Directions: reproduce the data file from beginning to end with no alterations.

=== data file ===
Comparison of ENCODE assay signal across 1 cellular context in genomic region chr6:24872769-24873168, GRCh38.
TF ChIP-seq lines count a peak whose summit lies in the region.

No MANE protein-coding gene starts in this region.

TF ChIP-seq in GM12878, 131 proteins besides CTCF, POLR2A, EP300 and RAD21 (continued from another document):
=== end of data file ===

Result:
Comparison of ENCODE assay signal across 1 cellular context in genomic region chr6:24872769-24873168, GRCh38.
TF ChIP-seq lines count a peak whose summit lies in the region.

No MANE protein-coding gene starts in this region.

TF ChIP-seq in GM12878, 131 proteins besides CTCF, POLR2A, EP300 and RAD21 (continued from another document):